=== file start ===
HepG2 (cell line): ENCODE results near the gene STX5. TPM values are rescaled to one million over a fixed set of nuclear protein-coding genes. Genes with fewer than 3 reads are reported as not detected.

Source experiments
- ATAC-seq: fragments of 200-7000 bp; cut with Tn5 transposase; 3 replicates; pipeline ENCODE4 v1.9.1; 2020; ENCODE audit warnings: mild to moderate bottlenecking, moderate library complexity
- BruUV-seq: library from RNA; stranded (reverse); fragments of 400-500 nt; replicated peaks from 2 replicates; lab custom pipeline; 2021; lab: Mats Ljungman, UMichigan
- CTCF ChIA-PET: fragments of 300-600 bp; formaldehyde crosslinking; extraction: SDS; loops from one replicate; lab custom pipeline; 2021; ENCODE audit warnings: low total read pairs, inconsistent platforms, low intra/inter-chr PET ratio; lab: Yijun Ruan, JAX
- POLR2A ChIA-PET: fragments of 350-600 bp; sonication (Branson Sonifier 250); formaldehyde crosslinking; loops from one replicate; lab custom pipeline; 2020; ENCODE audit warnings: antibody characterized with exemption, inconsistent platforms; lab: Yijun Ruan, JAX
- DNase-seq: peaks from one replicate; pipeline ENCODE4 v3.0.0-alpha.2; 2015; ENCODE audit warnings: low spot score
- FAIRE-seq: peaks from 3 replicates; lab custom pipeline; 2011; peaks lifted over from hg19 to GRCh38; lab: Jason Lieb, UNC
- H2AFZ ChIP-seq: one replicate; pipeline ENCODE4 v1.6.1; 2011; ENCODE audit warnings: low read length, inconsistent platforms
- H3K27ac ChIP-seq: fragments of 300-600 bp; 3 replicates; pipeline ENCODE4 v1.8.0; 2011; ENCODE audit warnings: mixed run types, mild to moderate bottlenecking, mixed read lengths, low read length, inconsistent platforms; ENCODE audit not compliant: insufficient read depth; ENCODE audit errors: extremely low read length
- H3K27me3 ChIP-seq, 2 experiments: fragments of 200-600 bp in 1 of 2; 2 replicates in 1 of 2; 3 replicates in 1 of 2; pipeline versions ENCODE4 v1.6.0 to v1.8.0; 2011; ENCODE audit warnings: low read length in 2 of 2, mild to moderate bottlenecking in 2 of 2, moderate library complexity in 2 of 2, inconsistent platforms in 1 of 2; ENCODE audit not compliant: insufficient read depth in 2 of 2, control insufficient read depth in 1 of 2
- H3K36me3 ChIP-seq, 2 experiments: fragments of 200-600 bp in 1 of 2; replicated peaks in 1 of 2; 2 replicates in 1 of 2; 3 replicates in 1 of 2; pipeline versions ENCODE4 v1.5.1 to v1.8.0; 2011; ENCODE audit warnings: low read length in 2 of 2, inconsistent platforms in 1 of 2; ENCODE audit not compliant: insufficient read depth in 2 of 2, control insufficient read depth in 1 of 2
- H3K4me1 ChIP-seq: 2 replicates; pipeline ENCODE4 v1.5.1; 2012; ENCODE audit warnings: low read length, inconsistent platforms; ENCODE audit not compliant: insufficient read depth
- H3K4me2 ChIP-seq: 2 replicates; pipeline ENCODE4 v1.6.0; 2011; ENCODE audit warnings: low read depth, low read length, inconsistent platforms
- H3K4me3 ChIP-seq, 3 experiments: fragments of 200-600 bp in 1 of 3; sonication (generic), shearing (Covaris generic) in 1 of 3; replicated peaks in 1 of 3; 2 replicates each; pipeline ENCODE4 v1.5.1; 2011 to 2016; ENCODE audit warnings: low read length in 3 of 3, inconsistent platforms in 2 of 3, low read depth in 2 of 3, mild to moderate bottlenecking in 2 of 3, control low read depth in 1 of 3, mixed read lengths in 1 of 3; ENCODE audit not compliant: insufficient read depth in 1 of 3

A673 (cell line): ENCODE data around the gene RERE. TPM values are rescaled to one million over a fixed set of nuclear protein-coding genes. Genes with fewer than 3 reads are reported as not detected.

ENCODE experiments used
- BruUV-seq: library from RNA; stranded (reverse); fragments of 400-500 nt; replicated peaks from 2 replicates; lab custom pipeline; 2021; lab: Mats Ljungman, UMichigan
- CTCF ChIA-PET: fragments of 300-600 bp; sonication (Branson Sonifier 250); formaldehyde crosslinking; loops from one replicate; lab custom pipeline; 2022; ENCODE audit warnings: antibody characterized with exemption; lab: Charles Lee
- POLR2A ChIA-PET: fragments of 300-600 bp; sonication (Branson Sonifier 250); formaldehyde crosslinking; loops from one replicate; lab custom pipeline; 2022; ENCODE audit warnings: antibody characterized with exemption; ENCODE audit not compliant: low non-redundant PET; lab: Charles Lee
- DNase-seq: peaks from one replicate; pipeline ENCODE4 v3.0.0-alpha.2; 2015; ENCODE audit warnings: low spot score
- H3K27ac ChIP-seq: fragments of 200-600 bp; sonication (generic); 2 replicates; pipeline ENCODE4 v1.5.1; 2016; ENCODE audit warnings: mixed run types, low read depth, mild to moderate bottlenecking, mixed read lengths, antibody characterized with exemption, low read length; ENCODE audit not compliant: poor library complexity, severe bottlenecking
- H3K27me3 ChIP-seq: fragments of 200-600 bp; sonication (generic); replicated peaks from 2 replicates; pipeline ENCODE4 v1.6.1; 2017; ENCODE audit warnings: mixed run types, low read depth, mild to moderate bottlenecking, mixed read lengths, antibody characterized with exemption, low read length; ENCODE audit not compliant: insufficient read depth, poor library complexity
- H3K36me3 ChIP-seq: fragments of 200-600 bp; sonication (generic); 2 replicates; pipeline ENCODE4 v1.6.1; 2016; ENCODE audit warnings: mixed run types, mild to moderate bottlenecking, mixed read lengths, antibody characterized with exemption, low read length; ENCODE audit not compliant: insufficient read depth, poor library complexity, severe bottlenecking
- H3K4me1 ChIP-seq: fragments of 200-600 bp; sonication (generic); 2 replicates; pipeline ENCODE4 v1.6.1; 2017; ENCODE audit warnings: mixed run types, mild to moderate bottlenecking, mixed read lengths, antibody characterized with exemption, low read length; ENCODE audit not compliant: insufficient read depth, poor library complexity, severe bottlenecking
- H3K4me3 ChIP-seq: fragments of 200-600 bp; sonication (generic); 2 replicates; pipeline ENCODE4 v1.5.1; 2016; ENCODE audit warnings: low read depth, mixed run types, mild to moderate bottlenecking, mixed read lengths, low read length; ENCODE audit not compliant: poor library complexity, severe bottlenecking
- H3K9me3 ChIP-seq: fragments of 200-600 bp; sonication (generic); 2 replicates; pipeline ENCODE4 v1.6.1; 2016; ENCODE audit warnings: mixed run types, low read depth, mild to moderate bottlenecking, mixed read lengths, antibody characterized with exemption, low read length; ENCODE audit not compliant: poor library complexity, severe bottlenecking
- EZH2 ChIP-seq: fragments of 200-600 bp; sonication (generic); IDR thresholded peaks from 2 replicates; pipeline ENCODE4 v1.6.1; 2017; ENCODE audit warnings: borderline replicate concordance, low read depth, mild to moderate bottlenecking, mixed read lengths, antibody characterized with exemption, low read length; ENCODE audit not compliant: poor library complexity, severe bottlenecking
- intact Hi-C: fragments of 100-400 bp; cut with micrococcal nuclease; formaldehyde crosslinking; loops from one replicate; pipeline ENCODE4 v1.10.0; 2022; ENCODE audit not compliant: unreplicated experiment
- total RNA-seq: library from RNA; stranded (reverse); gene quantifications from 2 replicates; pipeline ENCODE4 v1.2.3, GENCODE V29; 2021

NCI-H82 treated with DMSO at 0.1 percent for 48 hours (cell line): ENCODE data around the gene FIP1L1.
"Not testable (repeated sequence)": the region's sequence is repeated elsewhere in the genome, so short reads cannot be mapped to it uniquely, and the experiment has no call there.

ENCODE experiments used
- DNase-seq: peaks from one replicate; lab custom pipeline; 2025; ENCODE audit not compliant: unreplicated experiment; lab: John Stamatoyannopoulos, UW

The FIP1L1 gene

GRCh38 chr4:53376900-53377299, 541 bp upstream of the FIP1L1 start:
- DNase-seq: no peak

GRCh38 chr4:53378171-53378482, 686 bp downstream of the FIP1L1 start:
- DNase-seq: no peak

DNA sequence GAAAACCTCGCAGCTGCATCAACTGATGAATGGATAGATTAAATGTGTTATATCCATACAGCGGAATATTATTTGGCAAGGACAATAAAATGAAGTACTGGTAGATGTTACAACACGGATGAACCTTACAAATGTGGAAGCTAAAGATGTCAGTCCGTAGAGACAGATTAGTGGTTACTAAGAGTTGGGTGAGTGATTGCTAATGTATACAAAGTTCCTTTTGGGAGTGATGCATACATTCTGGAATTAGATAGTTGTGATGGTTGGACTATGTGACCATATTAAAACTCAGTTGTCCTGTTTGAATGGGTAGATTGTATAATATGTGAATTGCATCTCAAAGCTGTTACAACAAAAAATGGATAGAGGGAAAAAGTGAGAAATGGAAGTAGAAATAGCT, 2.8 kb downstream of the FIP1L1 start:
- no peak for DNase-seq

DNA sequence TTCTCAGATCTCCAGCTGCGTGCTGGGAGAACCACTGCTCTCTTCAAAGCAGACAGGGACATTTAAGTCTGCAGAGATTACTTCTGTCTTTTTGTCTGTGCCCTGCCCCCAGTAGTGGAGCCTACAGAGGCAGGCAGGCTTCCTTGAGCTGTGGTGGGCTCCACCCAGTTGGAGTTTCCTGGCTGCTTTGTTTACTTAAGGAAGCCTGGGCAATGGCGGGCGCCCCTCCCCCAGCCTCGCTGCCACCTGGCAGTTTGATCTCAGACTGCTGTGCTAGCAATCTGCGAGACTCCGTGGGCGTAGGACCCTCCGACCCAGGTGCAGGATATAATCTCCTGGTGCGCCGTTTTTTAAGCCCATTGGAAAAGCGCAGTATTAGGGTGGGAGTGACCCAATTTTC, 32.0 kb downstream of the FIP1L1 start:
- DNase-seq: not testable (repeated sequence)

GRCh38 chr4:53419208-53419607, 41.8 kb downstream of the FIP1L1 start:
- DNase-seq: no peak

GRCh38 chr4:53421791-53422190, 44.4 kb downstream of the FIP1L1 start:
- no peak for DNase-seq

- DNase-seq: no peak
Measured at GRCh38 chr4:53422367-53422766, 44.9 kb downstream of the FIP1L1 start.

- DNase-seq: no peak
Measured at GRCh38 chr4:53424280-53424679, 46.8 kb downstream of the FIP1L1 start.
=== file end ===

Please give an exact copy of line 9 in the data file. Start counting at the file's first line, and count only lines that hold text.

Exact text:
- H2AFZ ChIP-seq: one replicate; pipeline ENCODE4 v1.6.1; 2011; ENCODE audit warnings: low read length, inconsistent platforms